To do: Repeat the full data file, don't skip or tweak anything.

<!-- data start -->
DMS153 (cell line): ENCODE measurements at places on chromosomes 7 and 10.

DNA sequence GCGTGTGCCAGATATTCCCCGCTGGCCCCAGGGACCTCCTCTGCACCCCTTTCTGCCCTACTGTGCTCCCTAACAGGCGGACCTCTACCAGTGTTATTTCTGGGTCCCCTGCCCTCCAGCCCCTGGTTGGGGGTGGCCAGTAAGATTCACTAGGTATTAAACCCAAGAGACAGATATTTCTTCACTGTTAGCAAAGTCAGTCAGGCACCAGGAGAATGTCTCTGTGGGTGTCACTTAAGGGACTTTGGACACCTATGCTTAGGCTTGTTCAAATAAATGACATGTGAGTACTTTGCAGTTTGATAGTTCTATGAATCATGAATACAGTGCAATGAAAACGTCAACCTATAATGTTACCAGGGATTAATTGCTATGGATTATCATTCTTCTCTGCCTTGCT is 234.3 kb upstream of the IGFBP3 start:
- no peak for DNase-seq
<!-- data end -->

DMS153 (cell line): ENCODE measurements at places on chromosomes 7 and 10.

DNA sequence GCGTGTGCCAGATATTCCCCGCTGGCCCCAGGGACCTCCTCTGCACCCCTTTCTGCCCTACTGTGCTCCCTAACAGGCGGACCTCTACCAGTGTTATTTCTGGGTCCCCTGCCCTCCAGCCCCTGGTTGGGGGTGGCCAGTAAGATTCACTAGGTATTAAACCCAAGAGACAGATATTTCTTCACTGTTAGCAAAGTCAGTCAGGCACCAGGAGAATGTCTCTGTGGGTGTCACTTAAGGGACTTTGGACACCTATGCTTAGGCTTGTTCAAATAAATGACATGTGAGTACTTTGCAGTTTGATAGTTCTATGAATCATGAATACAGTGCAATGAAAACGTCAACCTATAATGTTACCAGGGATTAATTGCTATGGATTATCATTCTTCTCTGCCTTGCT is 234.3 kb upstream of the IGFBP3 start:
- no peak for DNase-seq